“Contact tracing is a big deal (it’s built into iPadOS 13.5 as well). The process is completely anonymous and it enables you to be alerted if you come into contact with someone who has COVID-19. It also allows you to anonymously notify others you have come into contact with, should you be diagnosed with the virus. Tracing is disabled by default but I would highly recommend you enable it to help yourself and others: Settings > Privacy > Health > COVID-19 Exposure Logging.”  

More here on Forbes. It’s worth noting that this is not a full blown app, the hooks are for health agencies around the world to develop their own apps using this privacy-focused network. Was that the right approach from Apple and Google (who worked together to ensure interoperability)? Or should the two companies have develop the app for the world themselves? Ben Lovejoy:

“They took what, at the time, seemed an extremely sensible compromise approach: created an API, made it available to any government that wanted it, and even produced sample code that would allow any nation to create its own app with the minimum of effort. They basically did 99% of the job, and waited for governments to do the other 1%.

“…With the benefit of hindsight, this should have been obvious. Government IT projects typically take years, when what we needed was something available within weeks. What Apple and Google really should have done was create their own apps, and just make localised versions available in each country.”

More on that opinion at 9to5 Mac.

Apple’s Big Keyboard Mistake

Why are the new MacBook Pro and MacBook Air laptops gathering so much praise in reviews? With base specifications that match but do not exceed the Windows 10 based competition, and the MacOS software staying consistent with other older machines, what has brought about the praise? Apple fixed its biggest laptop mistake:

“Although Apple has slapped a ridiculous marketing name on it, the Magic Keyboard is a return to the reliable scissor-switch mechanism. With no design flaws reported since the launch of the 16-inch laptop its probably safe to say the keyboard worries are over…

“The excitement, the digital column inches, the praise all being heaped upon the new MacBook Air and MacBook Pro machines, all center on one area. It took five years to fix the keyboard.”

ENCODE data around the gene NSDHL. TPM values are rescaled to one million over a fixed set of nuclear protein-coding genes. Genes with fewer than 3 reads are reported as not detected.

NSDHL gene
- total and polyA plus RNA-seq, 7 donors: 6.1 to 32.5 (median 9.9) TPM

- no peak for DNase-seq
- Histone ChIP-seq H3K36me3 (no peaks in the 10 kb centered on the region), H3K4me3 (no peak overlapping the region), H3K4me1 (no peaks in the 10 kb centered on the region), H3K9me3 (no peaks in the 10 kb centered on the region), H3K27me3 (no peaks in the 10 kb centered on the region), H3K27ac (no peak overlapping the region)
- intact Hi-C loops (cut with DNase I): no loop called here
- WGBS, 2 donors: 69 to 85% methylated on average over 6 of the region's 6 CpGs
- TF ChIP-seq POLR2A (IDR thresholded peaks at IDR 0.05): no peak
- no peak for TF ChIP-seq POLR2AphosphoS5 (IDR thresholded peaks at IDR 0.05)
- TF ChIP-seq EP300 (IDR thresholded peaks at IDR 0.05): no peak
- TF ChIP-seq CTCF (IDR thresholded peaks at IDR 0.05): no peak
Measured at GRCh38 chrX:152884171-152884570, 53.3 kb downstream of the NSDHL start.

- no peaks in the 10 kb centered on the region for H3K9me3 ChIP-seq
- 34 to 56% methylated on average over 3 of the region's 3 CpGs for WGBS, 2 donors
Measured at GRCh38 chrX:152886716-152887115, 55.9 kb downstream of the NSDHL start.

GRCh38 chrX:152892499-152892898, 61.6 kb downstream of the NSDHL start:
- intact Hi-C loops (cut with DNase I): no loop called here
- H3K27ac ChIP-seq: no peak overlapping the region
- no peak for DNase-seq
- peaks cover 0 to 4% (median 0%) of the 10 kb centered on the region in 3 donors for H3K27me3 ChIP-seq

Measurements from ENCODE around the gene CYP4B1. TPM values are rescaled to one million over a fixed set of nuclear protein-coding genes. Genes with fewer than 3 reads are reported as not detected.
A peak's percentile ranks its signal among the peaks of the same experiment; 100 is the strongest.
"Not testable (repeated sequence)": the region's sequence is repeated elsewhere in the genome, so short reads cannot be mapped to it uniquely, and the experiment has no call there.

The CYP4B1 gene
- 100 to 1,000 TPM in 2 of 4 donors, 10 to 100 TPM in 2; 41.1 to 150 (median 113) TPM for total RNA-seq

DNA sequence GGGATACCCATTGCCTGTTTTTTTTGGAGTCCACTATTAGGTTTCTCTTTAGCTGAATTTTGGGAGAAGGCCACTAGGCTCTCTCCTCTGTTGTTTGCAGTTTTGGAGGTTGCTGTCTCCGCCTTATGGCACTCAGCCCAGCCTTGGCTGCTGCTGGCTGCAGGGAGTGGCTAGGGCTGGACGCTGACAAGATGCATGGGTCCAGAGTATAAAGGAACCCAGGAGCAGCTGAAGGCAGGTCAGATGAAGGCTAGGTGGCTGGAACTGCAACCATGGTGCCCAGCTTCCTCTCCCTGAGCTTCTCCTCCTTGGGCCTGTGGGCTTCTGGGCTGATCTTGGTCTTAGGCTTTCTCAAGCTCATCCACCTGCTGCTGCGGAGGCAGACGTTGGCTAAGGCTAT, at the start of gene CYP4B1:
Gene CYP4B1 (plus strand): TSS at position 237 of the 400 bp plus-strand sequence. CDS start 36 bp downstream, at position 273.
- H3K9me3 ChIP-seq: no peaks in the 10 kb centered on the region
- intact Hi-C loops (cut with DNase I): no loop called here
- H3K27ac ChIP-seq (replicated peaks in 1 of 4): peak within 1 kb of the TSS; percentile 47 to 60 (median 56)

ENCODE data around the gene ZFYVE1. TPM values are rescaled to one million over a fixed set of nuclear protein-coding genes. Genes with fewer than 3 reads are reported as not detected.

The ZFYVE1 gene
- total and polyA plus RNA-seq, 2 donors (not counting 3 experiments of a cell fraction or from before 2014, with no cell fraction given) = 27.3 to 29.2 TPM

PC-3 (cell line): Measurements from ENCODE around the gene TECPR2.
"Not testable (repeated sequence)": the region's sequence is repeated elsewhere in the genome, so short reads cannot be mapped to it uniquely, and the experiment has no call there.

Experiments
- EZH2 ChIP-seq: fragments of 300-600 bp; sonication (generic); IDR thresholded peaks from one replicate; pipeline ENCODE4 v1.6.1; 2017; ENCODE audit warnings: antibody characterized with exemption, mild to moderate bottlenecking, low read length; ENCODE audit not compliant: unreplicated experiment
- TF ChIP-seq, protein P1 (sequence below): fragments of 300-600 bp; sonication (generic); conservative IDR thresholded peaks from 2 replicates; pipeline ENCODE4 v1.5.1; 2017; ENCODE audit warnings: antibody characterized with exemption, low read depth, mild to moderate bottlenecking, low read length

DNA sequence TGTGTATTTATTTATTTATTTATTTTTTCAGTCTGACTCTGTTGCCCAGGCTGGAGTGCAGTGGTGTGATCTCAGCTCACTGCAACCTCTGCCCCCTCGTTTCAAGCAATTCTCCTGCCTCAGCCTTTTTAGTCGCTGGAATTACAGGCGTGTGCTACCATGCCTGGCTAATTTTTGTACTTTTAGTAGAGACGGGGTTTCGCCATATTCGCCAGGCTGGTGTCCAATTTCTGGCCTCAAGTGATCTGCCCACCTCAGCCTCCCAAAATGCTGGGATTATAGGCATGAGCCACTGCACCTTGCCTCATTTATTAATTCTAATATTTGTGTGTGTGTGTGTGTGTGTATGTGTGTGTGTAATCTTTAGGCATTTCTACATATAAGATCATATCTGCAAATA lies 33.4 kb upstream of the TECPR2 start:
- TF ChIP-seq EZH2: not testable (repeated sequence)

More from myself on this issue here on Forbes.

What’s Next For The MacBook?

This week also saw a number of Apple patents published, based around new keyboard technology for the MacBook. Given the length of time it took to address the aunty butterfly keyboards, I’m not sure I’d confident in any new keyboard from Apple in next year’s MacBooks. Darren Allen looks at the new features.

“The first patent is for a ‘dynamic input surface’ to replace the traditional trackpad. As it is, the MacBook trackpad sits beneath the keyboard in the middle of the chassis, but the new idea would be to make the entire area beneath the keyboard deck an illuminated trackpad…

“The second Apple patent which has been granted describes a keyboard that has a transparent finger sensing system overlaid on top of the keys. This would allow the user to draw directly on top of the keyboard with their finger, allowing for lines or boxes to be drawn in a document for example, or to facilitate pinch-and-zoom style gestures.”

More at TechRadar.

And Finally…

Countless students are taking exams at home, with systems put together to allow their submissions to be audited. This is not without issue, and it turns out that ‘taking a picture of your written answer and submitting it’ is causing problems with a number of AP tests in America. Why? Because the software does not support Apple’s default HEIC image format on the iPhone, and it’s timing out the submission website. Monica Chin reports:

“The testing portal doesn’t support the default format on iOS devices and some newer Android phones, HEIC files. HEIC files are smaller than JPEGs and other formats, thus allowing you to store a lot more photos on an iPhone. Basically, only Apple (and, more recently, Samsung) use the HEIC format — most other websites and platforms don’t support it. Even popular Silicon Valley-based services, such as Slack, don’t treat HEICs the same way as standard JPEGs. “

Processes are being put in place, so do check instructions from your exam boards carefully. More at The Verge.

Apple Loop brings you seven days worth of highlights every weekend here on Forbes. Don’t forget to follow me so you don’t miss any coverage in the future. Last week’s Apple Loop can be read here, or this week’s edition of Loop’s sister column, Android Circuit, is also available on Forbes.